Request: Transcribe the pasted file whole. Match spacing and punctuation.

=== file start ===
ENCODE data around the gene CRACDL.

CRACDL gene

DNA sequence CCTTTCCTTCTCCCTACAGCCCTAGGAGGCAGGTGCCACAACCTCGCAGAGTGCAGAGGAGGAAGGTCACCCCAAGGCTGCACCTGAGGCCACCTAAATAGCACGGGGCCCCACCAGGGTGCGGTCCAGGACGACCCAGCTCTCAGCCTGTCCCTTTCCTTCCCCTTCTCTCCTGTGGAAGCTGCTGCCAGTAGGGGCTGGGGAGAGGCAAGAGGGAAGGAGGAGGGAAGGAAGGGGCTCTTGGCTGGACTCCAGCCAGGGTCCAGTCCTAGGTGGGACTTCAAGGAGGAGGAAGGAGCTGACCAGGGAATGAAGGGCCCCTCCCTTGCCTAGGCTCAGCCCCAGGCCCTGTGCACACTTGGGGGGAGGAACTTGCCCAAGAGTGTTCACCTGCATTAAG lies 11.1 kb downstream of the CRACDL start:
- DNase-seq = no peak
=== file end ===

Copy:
ENCODE data around the gene CRACDL.

CRACDL gene

DNA sequence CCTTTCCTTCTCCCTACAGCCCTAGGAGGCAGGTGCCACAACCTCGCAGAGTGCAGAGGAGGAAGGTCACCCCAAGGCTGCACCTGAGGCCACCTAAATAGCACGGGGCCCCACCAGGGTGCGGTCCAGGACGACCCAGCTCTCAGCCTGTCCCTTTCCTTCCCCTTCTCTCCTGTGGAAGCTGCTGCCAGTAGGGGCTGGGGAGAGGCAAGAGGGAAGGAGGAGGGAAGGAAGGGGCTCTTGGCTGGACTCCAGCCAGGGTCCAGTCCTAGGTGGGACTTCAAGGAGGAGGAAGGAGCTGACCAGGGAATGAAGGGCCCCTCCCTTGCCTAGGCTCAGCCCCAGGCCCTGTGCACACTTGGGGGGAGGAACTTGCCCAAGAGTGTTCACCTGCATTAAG lies 11.1 kb downstream of the CRACDL start:
- DNase-seq = no peak